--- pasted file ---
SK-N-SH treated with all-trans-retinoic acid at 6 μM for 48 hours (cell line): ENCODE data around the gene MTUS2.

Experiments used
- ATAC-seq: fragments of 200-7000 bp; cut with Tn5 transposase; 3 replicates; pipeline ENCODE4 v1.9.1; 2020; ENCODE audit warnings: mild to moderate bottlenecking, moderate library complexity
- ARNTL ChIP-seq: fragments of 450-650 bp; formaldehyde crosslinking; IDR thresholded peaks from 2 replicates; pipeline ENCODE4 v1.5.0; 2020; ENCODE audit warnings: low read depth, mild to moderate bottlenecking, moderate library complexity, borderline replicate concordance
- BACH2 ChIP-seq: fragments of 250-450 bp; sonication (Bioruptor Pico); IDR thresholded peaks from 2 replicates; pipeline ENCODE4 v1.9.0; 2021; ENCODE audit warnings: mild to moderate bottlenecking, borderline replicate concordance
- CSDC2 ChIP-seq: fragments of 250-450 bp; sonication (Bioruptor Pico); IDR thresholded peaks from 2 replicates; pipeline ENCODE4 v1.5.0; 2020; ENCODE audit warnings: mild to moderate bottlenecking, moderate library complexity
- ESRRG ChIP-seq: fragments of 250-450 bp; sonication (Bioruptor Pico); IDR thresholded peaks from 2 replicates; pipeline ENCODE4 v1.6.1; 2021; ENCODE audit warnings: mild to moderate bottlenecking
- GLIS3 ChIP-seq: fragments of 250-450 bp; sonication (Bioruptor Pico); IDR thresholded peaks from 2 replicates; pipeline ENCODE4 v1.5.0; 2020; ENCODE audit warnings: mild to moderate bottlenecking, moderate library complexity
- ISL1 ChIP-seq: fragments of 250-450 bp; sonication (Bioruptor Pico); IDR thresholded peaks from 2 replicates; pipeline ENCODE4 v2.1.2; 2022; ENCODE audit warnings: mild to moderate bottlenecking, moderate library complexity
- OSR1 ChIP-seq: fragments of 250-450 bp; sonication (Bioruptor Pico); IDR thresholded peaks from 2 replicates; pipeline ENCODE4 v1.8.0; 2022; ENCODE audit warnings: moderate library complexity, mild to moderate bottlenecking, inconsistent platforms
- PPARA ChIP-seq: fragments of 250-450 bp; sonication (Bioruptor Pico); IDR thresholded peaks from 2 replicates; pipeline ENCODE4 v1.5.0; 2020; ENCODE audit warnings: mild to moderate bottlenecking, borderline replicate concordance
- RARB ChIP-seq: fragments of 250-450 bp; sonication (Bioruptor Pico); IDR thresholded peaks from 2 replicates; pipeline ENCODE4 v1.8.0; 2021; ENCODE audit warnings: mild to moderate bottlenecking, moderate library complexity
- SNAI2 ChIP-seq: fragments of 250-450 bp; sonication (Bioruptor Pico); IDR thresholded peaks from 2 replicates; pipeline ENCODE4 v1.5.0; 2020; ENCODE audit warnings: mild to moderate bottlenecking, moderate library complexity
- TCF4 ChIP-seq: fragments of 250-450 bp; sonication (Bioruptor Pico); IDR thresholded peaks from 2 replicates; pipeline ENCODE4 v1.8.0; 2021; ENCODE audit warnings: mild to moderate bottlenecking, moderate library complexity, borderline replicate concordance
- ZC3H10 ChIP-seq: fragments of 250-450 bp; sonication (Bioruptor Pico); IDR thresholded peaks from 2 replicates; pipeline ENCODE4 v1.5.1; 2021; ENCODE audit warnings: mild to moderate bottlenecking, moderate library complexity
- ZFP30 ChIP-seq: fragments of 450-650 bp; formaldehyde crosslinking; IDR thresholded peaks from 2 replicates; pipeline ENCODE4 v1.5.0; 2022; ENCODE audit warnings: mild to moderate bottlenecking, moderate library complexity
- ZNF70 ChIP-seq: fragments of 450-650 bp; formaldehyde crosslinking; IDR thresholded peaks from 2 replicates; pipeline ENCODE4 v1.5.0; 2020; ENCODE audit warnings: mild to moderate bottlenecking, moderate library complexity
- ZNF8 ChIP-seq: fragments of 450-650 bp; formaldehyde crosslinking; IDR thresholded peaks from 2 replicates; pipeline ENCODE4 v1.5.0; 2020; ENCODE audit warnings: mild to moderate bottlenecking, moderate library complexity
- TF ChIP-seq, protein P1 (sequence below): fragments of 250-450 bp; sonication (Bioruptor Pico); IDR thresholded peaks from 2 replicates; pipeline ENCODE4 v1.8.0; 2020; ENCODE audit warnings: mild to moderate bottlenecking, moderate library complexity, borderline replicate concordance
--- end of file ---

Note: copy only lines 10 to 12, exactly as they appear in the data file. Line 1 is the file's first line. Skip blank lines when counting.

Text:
- OSR1 ChIP-seq: fragments of 250-450 bp; sonication (Bioruptor Pico); IDR thresholded peaks from 2 replicates; pipeline ENCODE4 v1.8.0; 2022; ENCODE audit warnings: moderate library complexity, mild to moderate bottlenecking, inconsistent platforms
- PPARA ChIP-seq: fragments of 250-450 bp; sonication (Bioruptor Pico); IDR thresholded peaks from 2 replicates; pipeline ENCODE4 v1.5.0; 2020; ENCODE audit warnings: mild to moderate bottlenecking, borderline replicate concordance
- RARB ChIP-seq: fragments of 250-450 bp; sonication (Bioruptor Pico); IDR thresholded peaks from 2 replicates; pipeline ENCODE4 v1.8.0; 2021; ENCODE audit warnings: mild to moderate bottlenecking, moderate library complexity